We often say we “don’t want any drama”. We use this cultural jargon to express our desire to avoid conflict and escape negative consequences of speech or action. Yet, deep down there is an appeal to the dramatic.
We watch it on TV, engage in it either passively (viewing) or actively (participating) on social media, and partake in it through our relationships. Drama can be overtly confrontational or covertly passive aggressive.
And drama breeds chaos. It encourages division and causes more problems than good. It glorifies sin and belittles peace. So if drama seems so negative and something we say we want to avoid, why are we often drawn to it like a moth to a flame? What makes drama so appealing?
Here Are 3 Reasons Why We Secretly Love Drama:
1) Drama Elevates Self
Perhaps the greatest attraction to drama is the belief that we are not as bad as others. Either in passively judging another’s actions/speech or actively confronting someone on their own behavior, we think they are worse off than we are. Their sin is out in the open and we get to sit self-righteously on our throne of pride as we sentence condemnation. Drama fools us by shifting the focus to another. Rather than taking a deep introspective look into our own heart and dealing with our own sin, we like to point out the shortcomings of others. Drama also elevates our pride when it spurs us on to always be right. We don’t think someone’s political view is right so we stir the pot. That woman certainly doesn’t have the first clue about raising a child so we must tell her. Or we don’t like how a coworker handled a situation and we begin telling others the right way it should have been handled. In all these ways, we are using drama to elevate ourselves.
2) Drama Is Distracting
When that person’s problems are on display for everyone to see or a verbal jousting match begins on social media, we suddenly become disinterested in the goings on of our own business. We get to zone out of our own little world and focus in on something that seems more interesting– because after all, sin is appealing. Drama puts sin on display and like a bad car accident we have a hard time looking away. It’s ugly and gruesome but it brings a temporary break to either our boredom, routine, or day to day events. We’re willing to give ourselves to chaos rather than order because at the time it brings excitement and a dishelved form of entertainment. However, in the end, drama distracts from purposefulness and leaves us with idle hands.
3) Drama Disguises Itself As Being Helpful
I find this to be especially true amongst family and close friends. Two family members are engaged in some conflict and rather than resist entering into the drama, we dive in head first under the mask of being helpful. Now, there’s nothing wrong with wanting to offer our help, but often times a) it is not needed or asked b) we go about being “helpful” the wrong way or c) we have an agenda. We let our emotions dictate how we help and rather than diffuse the situation, we fan the flames. Or we have a particular bias and we’re willing to cause more drama by intervening and giving everyone our opinion on the matter. More division and more chaos.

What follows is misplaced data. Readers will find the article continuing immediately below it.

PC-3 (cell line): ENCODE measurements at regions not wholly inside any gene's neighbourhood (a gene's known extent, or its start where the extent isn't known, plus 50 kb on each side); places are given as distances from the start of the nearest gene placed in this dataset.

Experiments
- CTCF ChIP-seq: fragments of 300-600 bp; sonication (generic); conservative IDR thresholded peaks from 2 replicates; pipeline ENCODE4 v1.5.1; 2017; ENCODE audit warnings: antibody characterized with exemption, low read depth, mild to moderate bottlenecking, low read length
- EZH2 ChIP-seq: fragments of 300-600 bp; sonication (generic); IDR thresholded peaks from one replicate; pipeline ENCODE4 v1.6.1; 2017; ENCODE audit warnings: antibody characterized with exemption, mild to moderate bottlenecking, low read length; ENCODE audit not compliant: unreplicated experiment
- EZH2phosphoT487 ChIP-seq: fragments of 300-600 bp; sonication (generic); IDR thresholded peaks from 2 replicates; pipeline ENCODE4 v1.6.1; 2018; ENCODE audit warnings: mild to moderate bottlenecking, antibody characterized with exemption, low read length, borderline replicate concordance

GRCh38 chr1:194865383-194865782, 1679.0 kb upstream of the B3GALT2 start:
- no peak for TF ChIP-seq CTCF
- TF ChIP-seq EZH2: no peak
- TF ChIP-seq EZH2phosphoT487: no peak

What’s The Antidote To Drama?
If drama is so appealing and a greater temptation than we might realize, how do we fight against it? What is the cure for the highly infectious disease of drama?
I think 1 Thessalonians 4:11 gives us the wisdom to flee from drama.
“and to aspire to live quietly, and to mind your own affairs, and to work with your hands, as we instructed you,” 1 Thessalonians 4:11
The opposite of drama is peace. Peace brings order, builds up relationships, and gives hope. When we live quiet lives as instructed by Paul, we are actively pursuing a life of peace. We resist the urge to purposefully involve ourselves in conflict and leave behind the drama that so easily entangles us.
But the pursuit of peace requires humility. By humbling ourselves, we are able to seek peace because we don’t see another’s sin as greater than our own. When we have a correct view of our sin and need of Jesus, the desire for drama dissipates. We don’t need to elevate ourselves when we rightly believe that “all have sinned and fall short of the glory of God.” We can avoid entering into conflict because we have a greater desire to honor Christ than our own egos.
And unlike drama, peace does not leave us idle or distract us from being Kingdom workers. We can resist the temptation to become distracted by drama because we see value and purpose in being a peacemaker. We think of others before ourselves and faithfully work unto the Lord, using the callings and giftings He has given us. And Kingdom work is anything but boring! How could we have time to be distracted when we have not only been offered the keys to the Kingdom, but also given the privilege to lead others into it?
Seeking to be a peacemaker also develops right motives and methods of genuinely helping our fellow man. We humbly work with our hands in order to serve our neighbor through acts of love. And in doing so we show the world a better way to live. We show them Jesus and His way of life. Our own pursuit of peace offers hope to this drama filled world. Hope that can only be possible because of Christ. He came to bring us the ultimate peace by restoring a right relationship with God. It was through His humble act of carrying out the Father’s mission that we have hope for any peace at all. And so to be a peacemaker is to be like Jesus.
If we truly want to avoid drama then we must seek to be peacemakers. May we ask the Lord to create in us a heart that desires to bring peace through humility, purposefulness, and genuine goodwill towards others.
“Blessed are the peacemakers, for they shall be called sons of God.” -Matthew 5:9